Making A Felt Buffing Wheels for a Dremel Tool

Dremel Felt Buffing Wheel

Vid #92: But Beware… Not All Felts Are Suitable For Buffing Polymer Clay Beads:

If for no other reason, the rotary Dremel tool is worth having around for doing high speed buffing of your polymer clay jewelry beads. In a previous tutorial I talked about how to save some money by making your own buffing wheels out of canvas or denim material.

The canvas buffing wheels work very well. However, I had heard of other people getting longer life out of buffing wheels made from felt. This was intriguing to me.

So I did some experimenting and ended up finding out that not all felts will work for buffing polymer clay. In fact one I tried actually started melting my clay beads :(

I also figured out that using a common nail for the spindle of your buffing wheel works just as well as the expensive store bought spindles.

If you want to learn how to make a felt buffing wheel for your Dremel Tool, I’ll be posting a tutorial video in the members library later this week. But you can watch a preview clip of that tutorial right now by scrolling down on this page a bit. Or just click here to go straight to the preview clip video player.

Cindy Lietz SignaturePolymer Clay Tutor


 

 

 

Click Video Play Button

Here’s That “Link Below” Referred To at End of the Video
>> Polymer Clay Tutorials <<

The full version of the “Felt Buffing” preview video shown above, is available for purchase at my Polymer Clay Bead Making Videos Library in the Volume-008 Back Issue Package.

In the Dremel Felt Buffing Wheelvideo I walk you step by step through the process of making this unique bead shape. Specific topics covered in the video include:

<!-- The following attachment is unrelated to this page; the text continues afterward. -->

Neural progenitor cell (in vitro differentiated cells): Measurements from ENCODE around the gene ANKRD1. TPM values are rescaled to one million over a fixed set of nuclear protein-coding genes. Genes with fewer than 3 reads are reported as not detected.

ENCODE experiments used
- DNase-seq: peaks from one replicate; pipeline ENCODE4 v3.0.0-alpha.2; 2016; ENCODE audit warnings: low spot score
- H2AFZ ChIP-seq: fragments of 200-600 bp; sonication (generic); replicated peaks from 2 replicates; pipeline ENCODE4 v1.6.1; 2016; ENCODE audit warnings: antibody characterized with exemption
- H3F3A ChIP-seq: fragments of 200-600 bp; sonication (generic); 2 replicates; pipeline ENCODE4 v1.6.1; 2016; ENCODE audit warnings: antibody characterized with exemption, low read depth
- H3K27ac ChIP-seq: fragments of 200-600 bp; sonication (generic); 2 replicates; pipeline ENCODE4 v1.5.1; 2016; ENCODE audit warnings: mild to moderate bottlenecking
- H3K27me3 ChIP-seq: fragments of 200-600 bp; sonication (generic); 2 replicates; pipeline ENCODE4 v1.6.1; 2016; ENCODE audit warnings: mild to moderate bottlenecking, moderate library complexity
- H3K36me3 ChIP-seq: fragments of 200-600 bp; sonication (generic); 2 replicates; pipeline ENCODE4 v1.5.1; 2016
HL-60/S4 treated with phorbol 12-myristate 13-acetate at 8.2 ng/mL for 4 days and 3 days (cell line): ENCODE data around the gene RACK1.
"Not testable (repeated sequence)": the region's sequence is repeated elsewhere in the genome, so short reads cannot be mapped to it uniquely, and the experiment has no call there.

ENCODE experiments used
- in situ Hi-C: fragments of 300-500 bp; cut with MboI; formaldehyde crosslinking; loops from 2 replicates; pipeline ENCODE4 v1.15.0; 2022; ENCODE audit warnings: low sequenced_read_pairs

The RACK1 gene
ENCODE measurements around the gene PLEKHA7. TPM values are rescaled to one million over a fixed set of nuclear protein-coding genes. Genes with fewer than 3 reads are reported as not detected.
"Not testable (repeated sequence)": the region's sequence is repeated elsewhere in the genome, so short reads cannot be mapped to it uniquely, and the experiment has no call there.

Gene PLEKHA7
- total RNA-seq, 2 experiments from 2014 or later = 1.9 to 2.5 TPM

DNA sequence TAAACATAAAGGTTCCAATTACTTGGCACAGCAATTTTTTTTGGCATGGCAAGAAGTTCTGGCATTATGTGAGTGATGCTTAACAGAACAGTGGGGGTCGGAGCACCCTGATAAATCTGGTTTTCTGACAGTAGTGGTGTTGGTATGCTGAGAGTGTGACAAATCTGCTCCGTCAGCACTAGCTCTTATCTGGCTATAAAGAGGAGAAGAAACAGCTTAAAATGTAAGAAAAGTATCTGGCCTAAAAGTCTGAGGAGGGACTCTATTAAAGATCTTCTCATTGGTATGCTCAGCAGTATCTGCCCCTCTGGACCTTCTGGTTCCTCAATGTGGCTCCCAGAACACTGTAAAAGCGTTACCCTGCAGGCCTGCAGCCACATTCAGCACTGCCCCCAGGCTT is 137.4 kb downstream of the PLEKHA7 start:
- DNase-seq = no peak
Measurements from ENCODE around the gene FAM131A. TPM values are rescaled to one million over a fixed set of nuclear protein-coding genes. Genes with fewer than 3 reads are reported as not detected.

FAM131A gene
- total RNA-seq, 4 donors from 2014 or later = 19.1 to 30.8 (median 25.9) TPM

• Choosing the right type of felt to use on your polymer clay beads.
  • Comparing felt buffing wheels to canvas buffing wheels.
  • Maximizing the surface of your buffing wheel.
  • Securing your buffing wheel assembly in the Dremel tool.
  • How to mount your Dremel tool in a vice to keep your hands free.
  • Safety tips to follow when buffing your beads.
  1. Maria, 29 January, 2009

    Thanks Cindy,

    I appreciate all your work and effort to offer us an amazing apprentice library, I’m a clay passionate and your work makes me so exited to continue my researches in getting the necessary knowledgment ….

    Thanks once more and keep up your very helpful and amazing work, we all need it.

    Maria

  2. Cindy Lietz, 30 January, 2009

    It is the wonderful people like you Maria, that inspire me to teach!! I am thrilled that you are learning so much and are so passionate about improving your skills! It is truly a pleasure to have you as part of the community. Thank you so much for your comment!

  3. Diana P, 07 February, 2009

    Thanks so much for your tutorial on making your own felt buffing wheel for the Dremel. I am amazed how pretty my beads have turned out since using the Dremel and look forward to making my own buffing pads.

  4. Cindy Lietz, 09 February, 2009

    You’re welcome Diana! Let us know how your new buffing wheel after you have had a chance to make it.

  5. lynn watts, 20 February, 2009

    I have a dremel and the work station. I would like to get the flex shaft to go with my dremel. Since I do not work any more cause I take care of my Mom whom had the lower lobe of her right lung removed, and can’t do as much as she used too. She took care of us kids til we grew up and left the nest now it is my turn to take care of her. Take care and god bless everyone. Lynn Watts

  6. Rob_k, 22 February, 2009